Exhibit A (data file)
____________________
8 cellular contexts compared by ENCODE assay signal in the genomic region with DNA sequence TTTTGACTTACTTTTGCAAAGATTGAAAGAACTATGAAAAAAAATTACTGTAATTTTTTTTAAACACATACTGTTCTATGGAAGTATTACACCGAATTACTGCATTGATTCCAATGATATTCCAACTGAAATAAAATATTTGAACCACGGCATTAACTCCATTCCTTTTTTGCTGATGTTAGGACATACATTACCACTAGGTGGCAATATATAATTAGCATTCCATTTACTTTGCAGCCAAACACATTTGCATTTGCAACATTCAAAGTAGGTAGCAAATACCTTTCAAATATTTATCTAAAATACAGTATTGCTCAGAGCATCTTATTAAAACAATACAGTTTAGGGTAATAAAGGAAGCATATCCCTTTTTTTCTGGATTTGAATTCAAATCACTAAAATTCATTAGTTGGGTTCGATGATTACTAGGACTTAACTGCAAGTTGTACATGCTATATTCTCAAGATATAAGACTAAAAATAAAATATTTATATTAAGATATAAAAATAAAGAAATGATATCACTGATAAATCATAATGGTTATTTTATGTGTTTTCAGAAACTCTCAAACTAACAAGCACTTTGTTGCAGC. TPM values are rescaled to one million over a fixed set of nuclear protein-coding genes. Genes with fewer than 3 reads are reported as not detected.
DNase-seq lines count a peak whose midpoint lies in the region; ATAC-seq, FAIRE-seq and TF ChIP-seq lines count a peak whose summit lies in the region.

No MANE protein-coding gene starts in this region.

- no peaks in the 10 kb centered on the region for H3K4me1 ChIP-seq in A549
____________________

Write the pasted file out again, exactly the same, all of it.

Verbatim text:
8 cellular contexts compared by ENCODE assay signal in the genomic region with DNA sequence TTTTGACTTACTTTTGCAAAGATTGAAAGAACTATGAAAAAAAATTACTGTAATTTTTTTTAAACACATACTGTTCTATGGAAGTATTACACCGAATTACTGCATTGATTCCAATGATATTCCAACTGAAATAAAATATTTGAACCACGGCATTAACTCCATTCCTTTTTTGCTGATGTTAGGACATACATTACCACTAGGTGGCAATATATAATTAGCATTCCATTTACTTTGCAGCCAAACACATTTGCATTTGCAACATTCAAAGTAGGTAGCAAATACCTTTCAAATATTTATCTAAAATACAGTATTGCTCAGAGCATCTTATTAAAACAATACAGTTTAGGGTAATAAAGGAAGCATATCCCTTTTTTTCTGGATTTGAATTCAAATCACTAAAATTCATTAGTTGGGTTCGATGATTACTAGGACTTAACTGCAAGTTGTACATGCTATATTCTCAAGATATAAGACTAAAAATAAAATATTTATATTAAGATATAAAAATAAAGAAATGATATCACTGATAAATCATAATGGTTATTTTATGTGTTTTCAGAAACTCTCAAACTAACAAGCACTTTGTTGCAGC. TPM values are rescaled to one million over a fixed set of nuclear protein-coding genes. Genes with fewer than 3 reads are reported as not detected.
DNase-seq lines count a peak whose midpoint lies in the region; ATAC-seq, FAIRE-seq and TF ChIP-seq lines count a peak whose summit lies in the region.

No MANE protein-coding gene starts in this region.

- no peaks in the 10 kb centered on the region for H3K4me1 ChIP-seq in A549